We traveled in middle elevation terrain and did not observe any significant avalanche issues. In this area, I would expect wind slabs in upper elevations and wet loose issues at lower elevations. The snow was moist to wet on many slopes where we traveled, but no major stability concerns. Biggest issues were suction cup skiing and glop while skinning.
Precip was rain to about 8000' on both sides of the pass early this morning. Not much precip on the Wood River side of the pass, and steady rain on the Stanley side. Rain line appeared to be well over 8000' at times in the Sawtooths. Precip had ended for the most part by 2 PM. Winds were light-W, but I could hear stronger winds at upper elevations (at least moderate at times).
See additional observations for Sawtooths and Wood River Valley Mtns for avalanche observations.
Surface snow/newer snow was wet below about 8700', dry above 9100', and moist/damp in between. Wind drifted areas wanted to fail on an interface within the "newer" snow from the past week and at the top of the facet stack on E-NE aspects, but it wasn't that reactive: needs more load/slab than where we traveled. Crusts were holding together on SW-S-SE aspects, with wet snow above them.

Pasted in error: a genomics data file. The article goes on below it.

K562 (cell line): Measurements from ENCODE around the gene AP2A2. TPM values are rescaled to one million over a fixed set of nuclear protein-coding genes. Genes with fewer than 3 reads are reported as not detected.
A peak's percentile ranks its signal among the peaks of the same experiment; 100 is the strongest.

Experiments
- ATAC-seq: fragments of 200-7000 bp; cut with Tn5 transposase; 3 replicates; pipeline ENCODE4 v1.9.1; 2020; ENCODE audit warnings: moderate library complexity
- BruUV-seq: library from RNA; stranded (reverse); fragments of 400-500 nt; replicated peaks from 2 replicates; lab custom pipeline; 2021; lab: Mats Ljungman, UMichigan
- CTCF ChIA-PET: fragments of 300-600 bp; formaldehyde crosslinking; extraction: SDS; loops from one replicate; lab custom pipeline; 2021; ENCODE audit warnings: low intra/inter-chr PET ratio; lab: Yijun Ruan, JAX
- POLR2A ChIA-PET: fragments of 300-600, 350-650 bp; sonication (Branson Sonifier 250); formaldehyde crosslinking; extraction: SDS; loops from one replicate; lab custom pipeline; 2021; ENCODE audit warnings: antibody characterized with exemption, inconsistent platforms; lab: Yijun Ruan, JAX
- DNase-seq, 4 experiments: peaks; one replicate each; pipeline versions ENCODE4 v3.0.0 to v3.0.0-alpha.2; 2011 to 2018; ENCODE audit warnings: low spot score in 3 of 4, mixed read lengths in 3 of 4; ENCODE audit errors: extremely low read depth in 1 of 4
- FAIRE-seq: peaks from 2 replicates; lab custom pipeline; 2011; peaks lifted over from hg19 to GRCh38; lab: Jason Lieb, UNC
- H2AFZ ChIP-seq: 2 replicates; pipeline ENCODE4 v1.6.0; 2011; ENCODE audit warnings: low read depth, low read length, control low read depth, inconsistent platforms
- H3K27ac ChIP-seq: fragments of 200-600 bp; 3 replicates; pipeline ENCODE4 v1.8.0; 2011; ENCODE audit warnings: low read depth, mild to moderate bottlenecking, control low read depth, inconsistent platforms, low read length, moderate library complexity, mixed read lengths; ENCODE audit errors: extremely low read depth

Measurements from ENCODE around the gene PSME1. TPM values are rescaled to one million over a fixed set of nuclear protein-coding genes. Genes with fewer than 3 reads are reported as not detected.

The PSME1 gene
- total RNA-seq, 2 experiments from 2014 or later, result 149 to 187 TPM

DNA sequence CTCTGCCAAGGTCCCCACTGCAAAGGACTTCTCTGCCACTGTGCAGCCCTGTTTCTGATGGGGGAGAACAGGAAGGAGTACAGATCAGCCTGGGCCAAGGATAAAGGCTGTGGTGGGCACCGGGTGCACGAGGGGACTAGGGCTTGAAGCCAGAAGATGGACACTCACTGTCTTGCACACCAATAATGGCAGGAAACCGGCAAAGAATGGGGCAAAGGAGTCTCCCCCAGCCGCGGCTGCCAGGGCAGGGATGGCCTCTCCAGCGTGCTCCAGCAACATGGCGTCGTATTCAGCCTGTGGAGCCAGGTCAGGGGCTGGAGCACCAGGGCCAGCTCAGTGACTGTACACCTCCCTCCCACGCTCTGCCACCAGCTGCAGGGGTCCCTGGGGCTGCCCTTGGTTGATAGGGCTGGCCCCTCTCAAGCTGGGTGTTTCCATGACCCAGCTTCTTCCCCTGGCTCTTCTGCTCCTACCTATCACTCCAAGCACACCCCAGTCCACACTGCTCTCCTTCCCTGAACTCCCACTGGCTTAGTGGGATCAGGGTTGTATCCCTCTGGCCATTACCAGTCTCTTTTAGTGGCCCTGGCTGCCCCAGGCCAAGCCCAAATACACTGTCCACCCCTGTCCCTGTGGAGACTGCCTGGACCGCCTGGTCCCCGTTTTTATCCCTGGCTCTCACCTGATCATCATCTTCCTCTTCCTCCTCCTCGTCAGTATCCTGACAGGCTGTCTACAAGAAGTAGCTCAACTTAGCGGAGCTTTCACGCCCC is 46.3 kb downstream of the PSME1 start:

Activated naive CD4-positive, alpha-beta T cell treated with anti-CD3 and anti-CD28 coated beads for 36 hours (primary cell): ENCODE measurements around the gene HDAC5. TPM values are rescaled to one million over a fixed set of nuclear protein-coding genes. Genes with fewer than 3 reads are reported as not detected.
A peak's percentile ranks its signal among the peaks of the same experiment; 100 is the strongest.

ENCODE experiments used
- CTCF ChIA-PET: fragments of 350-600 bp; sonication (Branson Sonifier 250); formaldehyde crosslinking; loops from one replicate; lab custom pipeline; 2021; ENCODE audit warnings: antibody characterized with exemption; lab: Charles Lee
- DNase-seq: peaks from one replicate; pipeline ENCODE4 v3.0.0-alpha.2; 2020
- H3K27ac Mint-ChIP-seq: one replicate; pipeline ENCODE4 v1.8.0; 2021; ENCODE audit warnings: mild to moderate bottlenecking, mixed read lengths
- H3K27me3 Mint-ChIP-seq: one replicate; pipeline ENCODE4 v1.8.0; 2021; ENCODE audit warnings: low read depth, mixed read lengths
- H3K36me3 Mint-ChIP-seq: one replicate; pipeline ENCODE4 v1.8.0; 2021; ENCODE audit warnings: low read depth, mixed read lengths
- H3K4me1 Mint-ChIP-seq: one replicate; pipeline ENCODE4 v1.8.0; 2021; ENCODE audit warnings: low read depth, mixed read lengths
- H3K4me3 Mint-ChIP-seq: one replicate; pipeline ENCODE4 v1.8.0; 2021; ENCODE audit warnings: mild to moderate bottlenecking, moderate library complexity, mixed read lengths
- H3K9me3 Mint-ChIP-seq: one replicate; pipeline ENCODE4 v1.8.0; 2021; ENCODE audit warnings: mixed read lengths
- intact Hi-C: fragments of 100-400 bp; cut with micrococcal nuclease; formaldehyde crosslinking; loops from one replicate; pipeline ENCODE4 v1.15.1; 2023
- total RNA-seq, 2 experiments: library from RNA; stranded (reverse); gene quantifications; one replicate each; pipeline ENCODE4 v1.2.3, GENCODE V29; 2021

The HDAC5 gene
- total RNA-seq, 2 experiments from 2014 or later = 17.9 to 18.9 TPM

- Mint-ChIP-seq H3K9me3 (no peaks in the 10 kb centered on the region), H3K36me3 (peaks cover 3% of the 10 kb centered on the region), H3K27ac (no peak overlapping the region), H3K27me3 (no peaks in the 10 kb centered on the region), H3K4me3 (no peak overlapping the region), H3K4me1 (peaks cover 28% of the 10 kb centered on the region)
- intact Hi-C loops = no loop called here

9400' E aspect: 4-7cm DF above ~30-40cm of FC>>FC/mixed forms. CT mod and hard about 30cm down (tests performed by Pro2 class students, appeared to fail on a January layer within upper snowpack FC's - not sure but guessing 1/20 or 1/31?).
Avoid wind-loaded starting zones in large, consequential paths (didn't go near any). Avoid very steep terrain as wet loose conditions dictated (this was not an issue where we traveled). No overhead wet loose hazard in this area, but that would have been an issue in some terrain.